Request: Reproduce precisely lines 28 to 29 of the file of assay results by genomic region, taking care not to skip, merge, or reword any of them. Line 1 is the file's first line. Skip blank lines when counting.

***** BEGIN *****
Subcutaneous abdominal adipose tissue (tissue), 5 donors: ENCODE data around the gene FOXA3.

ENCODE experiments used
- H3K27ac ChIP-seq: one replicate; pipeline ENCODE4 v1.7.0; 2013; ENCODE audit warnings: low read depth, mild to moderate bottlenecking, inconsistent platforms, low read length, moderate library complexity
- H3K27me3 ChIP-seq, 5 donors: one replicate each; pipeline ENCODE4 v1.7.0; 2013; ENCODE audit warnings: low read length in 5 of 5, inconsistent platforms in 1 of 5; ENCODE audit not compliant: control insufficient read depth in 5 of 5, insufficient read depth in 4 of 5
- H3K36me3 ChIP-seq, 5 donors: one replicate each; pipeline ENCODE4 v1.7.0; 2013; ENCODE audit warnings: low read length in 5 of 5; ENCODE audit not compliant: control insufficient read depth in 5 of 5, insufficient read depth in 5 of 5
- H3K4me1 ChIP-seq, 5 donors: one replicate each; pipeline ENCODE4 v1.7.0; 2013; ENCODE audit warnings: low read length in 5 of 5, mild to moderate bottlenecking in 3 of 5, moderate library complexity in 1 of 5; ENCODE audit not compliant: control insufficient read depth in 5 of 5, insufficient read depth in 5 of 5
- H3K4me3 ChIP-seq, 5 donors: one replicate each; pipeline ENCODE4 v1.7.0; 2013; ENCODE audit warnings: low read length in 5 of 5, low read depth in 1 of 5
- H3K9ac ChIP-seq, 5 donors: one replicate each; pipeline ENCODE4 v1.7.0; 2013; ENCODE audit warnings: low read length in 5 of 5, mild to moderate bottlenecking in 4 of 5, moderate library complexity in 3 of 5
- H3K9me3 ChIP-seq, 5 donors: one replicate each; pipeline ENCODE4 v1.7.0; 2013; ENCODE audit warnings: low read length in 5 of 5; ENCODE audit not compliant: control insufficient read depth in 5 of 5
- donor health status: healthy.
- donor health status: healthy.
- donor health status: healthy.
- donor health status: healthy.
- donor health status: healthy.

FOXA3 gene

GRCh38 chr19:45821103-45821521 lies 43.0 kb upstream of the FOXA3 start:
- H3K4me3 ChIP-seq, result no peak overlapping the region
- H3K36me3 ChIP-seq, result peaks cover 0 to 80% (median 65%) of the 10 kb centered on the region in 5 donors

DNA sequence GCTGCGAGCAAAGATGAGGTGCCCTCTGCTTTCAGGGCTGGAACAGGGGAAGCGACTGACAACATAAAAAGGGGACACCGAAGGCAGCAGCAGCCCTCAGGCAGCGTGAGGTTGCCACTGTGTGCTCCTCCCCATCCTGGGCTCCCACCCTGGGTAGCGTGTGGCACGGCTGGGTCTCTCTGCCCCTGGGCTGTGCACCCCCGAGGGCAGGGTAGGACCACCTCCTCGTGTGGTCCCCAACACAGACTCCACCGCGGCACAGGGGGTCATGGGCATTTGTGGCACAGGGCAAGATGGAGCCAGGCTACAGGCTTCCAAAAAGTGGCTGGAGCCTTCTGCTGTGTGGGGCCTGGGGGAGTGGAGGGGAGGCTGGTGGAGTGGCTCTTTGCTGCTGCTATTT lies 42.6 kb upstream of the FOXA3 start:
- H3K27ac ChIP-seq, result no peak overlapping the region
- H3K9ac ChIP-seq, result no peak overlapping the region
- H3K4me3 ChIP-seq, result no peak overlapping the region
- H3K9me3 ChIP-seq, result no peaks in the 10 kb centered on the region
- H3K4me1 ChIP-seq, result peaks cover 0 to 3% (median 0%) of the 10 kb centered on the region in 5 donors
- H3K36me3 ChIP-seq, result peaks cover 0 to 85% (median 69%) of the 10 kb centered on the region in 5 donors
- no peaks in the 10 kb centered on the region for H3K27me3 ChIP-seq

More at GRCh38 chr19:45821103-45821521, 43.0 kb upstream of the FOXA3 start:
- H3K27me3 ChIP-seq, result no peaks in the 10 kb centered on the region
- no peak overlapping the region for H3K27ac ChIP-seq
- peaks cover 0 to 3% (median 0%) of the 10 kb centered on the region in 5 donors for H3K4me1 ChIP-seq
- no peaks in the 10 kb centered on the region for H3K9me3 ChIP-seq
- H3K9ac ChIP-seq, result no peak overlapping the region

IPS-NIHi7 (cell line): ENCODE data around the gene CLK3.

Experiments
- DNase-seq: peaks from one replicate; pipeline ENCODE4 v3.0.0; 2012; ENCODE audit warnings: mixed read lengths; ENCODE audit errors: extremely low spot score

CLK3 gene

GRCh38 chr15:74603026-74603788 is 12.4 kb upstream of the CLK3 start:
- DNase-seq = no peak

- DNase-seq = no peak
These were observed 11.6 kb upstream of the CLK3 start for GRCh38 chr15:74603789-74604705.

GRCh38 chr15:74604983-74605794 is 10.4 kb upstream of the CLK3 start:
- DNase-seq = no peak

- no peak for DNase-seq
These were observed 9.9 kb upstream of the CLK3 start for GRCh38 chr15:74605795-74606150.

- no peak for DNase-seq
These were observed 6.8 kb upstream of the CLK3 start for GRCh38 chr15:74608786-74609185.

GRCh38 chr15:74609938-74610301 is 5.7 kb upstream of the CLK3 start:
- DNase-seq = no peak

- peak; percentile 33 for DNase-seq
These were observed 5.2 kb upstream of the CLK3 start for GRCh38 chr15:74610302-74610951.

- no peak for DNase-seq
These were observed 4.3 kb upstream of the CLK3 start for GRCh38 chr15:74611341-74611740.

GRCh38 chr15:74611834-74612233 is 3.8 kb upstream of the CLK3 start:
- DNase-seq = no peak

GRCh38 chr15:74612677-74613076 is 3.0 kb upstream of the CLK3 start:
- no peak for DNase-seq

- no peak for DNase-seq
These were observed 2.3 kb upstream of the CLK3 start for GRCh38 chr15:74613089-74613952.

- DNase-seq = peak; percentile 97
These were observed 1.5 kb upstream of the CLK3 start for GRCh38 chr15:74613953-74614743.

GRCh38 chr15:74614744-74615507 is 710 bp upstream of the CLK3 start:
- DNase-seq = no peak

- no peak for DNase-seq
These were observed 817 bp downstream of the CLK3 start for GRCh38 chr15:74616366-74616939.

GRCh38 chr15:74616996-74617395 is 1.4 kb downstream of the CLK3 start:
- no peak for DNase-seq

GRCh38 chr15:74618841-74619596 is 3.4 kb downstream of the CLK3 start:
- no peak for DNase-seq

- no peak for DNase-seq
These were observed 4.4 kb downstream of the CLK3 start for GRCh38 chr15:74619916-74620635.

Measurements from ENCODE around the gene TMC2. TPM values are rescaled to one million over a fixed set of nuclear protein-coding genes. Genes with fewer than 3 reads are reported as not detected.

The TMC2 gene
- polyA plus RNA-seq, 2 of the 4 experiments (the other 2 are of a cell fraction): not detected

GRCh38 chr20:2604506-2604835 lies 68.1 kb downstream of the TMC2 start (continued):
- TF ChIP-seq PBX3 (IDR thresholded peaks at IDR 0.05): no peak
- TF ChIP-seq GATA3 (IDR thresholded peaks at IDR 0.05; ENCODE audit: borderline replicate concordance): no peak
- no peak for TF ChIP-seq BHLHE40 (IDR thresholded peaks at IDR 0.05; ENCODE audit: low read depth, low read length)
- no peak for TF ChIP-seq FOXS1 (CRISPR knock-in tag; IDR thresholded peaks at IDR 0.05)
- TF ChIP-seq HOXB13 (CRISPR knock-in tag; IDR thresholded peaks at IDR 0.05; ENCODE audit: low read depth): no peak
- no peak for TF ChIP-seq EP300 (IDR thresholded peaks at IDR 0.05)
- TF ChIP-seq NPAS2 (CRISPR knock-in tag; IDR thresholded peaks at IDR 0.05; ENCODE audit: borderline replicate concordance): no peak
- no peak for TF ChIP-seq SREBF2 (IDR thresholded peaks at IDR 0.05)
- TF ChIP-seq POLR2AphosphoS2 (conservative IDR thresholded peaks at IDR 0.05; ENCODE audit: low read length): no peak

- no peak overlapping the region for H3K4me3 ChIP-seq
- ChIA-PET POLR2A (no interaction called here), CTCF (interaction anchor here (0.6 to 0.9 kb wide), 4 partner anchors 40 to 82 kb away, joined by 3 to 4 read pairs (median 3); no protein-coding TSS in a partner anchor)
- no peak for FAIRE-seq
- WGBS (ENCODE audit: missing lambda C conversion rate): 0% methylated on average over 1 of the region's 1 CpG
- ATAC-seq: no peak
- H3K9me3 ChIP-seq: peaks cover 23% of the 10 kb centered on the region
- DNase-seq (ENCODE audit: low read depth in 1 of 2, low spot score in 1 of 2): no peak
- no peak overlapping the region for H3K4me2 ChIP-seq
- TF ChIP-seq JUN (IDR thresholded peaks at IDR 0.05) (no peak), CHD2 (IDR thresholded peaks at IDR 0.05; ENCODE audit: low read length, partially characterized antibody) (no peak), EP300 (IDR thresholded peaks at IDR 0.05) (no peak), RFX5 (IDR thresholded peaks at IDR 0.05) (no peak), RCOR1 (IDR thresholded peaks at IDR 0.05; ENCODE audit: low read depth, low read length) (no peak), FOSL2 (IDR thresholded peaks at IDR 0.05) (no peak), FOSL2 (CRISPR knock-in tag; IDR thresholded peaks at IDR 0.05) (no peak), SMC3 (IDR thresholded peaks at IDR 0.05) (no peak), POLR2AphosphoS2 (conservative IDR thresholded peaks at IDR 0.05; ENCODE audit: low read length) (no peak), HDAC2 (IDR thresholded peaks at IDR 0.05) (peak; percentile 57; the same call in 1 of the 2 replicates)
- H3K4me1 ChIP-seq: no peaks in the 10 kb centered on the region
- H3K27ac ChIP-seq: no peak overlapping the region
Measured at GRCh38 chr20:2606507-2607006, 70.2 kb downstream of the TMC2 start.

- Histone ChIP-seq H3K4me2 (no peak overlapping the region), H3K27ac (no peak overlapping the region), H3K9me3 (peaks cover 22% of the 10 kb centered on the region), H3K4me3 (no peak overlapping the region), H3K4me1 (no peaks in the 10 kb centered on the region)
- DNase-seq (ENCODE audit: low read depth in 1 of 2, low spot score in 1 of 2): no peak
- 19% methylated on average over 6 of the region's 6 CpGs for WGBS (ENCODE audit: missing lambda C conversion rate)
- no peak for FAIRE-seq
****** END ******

- H3K27me3 ChIP-seq, result no peaks in the 10 kb centered on the region
- no peak overlapping the region for H3K27ac ChIP-seq